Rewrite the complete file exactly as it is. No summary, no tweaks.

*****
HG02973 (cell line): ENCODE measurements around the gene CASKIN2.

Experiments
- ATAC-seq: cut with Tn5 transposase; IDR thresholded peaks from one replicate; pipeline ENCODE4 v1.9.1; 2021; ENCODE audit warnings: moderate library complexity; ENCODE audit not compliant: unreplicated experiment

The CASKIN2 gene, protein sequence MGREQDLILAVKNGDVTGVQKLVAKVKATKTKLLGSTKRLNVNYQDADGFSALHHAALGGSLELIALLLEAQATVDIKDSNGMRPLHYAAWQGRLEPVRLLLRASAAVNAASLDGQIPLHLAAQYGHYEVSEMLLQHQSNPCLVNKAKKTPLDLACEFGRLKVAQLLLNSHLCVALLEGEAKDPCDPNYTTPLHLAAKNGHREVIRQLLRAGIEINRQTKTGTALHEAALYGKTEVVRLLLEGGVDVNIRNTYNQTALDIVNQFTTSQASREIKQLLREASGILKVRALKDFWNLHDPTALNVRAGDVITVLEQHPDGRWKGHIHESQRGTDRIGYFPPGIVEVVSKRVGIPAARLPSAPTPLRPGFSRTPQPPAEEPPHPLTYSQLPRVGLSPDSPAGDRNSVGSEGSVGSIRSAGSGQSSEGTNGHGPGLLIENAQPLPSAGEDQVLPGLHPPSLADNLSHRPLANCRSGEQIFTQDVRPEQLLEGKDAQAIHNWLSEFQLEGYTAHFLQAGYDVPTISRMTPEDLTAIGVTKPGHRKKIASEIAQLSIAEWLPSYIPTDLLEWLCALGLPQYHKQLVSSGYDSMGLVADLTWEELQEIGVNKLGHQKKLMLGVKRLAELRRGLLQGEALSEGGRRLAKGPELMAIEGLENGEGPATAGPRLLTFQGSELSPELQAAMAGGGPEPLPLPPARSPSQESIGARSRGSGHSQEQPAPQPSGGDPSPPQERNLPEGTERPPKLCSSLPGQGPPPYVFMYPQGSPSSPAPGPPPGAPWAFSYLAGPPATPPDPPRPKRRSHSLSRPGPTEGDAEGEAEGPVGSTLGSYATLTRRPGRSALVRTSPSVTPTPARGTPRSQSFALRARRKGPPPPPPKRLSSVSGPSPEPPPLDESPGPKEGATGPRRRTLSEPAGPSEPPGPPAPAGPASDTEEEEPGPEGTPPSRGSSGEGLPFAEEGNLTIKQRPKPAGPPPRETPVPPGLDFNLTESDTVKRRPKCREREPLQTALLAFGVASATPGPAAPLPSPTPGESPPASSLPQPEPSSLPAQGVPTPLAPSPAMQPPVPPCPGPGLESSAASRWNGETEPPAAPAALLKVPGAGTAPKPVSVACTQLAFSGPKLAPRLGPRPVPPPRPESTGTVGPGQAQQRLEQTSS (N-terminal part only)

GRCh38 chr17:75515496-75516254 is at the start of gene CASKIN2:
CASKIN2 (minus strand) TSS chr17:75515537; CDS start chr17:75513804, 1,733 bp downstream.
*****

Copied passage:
HG02973 (cell line): ENCODE measurements around the gene CASKIN2.

Experiments
- ATAC-seq: cut with Tn5 transposase; IDR thresholded peaks from one replicate; pipeline ENCODE4 v1.9.1; 2021; ENCODE audit warnings: moderate library complexity; ENCODE audit not compliant: unreplicated experiment

The CASKIN2 gene, protein sequence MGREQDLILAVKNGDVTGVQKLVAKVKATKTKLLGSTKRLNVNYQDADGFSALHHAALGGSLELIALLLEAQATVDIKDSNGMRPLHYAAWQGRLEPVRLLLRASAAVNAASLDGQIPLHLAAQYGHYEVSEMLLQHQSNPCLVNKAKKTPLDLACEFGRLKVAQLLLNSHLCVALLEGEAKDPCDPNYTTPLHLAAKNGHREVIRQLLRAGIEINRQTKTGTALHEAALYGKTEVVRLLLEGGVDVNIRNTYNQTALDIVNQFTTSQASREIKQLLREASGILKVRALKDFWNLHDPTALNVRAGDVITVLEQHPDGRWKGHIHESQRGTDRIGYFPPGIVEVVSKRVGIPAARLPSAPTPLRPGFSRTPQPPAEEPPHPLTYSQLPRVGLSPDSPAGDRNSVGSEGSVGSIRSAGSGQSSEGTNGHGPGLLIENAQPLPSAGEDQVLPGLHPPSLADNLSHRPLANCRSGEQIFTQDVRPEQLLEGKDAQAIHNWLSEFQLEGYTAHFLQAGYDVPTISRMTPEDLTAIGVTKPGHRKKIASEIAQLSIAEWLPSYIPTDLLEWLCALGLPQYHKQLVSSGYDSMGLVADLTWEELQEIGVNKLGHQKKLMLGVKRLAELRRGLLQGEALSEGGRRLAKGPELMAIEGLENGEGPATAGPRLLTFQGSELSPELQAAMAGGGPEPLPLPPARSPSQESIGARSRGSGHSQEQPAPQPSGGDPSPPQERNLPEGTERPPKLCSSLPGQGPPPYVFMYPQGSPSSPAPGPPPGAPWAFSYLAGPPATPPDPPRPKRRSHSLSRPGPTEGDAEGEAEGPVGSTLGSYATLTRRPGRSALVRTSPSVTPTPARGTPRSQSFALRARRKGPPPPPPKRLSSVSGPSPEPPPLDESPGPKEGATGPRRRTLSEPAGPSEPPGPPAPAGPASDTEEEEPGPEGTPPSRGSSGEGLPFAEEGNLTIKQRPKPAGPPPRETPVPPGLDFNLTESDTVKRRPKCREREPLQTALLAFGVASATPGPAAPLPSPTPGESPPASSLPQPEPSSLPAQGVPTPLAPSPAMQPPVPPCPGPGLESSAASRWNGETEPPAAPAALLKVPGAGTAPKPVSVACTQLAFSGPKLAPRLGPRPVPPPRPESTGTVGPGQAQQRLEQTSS (N-terminal part only)

GRCh38 chr17:75515496-75516254 is at the start of gene CASKIN2:
CASKIN2 (minus strand) TSS chr17:75515537; CDS start chr17:75513804, 1,733 bp downstream.